3. I just got my current novella back from my editor, and he gave me a number of very good comments. That silenced a lot of the voices, but now there is another one saying, Yeah, but can you do it again?

  4. Reading Randy’s quote, my only thought was, if you’re NOT hearing that voice, something is wrong. It keeps you on your toes. I had to go find this, but here’s Stephen King talking about Jim’s “guy in the basement.”

    “There is a muse, but he’s not going to come fluttering down into your writing room and scatter creative fairy-dust all over your typewriter or computer. He lives in the ground. He’s a basement kind of guy. You have to descend to his level, and once you get down there you have to furnish an apartment for him to live in. You have to do all the grunt labor, in other words, while the muse sits and smokes cigars and admires his bowling trophies and pretends to ignore you. Do you think it’s fair? I think it’s fair. He may not be much to look at, that muse-guy, and he may not be much of a conversationalist, but he’s got inspiration. It’s right that you should do all the work and burn all the midnight oil, because the guy with the cigar and the little wings has got a bag of magic. There’s stuff in there that can change your life. Believe me, I know.”

    • My muse guy has all the best stuff. Without him, I’d be writing fourth grade book reports.

  5. “What would you advise a writer who is bothered by that voice?”

    Sometimes writing truly needs improvement. Then again, sometimes perfection is the enemy of “good enough.” The wise writer has the discernment to know the difference. How does one develop discernment? I think the best way is through reading, writing, and studying daily. It’s a lifetime process. Also remember that it’s easy for a group of writers who are actively trying to critique a piece of writing to find fault with it. Take comfort in the fact that the average person isn’t going to be analyzing every syllable through a writer’s eyes. You can’t please everyone. So write something that you love. Then get advice from people you trust and make it even better.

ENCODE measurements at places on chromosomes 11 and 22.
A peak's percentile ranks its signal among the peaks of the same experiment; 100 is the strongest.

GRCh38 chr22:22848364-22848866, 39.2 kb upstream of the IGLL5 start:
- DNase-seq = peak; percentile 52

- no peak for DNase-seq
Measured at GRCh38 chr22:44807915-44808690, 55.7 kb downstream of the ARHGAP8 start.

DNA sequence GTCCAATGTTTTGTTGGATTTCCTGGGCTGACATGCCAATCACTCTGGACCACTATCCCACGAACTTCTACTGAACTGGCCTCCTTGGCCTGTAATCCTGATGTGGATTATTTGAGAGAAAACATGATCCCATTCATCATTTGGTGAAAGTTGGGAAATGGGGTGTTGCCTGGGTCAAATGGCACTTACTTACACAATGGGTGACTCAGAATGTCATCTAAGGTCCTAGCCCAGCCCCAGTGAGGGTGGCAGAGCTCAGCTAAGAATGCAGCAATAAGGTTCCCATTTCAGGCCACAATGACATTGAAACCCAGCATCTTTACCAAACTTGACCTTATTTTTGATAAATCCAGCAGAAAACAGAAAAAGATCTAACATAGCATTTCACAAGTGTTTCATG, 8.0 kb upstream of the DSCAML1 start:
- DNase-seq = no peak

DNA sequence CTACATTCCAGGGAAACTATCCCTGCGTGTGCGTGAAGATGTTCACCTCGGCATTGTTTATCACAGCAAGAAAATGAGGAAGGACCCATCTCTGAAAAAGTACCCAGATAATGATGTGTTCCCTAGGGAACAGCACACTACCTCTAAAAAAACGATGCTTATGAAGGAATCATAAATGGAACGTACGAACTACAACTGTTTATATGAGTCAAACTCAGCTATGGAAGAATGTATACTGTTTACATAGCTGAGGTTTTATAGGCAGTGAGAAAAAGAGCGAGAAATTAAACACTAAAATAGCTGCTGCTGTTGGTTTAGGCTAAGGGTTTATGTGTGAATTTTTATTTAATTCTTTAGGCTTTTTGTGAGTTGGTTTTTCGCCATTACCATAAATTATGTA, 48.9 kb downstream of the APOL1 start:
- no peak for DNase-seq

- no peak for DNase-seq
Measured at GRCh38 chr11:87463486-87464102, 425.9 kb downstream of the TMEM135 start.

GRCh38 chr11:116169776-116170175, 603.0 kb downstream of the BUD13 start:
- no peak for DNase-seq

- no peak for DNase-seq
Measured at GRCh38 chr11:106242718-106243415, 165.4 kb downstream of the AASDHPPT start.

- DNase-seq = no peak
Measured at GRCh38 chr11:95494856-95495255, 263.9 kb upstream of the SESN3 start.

6. This is where I’ve been for quite some time. I think about my WIP all the time. I plan certain things and then doubt them. I have tried to sit down and start writing, but without structure, I find that I don’t know where to go. I’m not sure where to begin to populate this world. (It is a historical mystery). I have read craft books and researched the time period. I feel lost but refuse to give up. I sometimes feel inferior since I didn’t complete my degree and wonder if I’ve missed something vital.

  7. Best advice. Read, write a short story. I promise your WIP will be easier to get back to it. Oh, there’s nothing wrong with you. For a writer college is a great place to drown in bullshit. TKZ and the books the main contributors have written for us are a much better source of useful knowledge.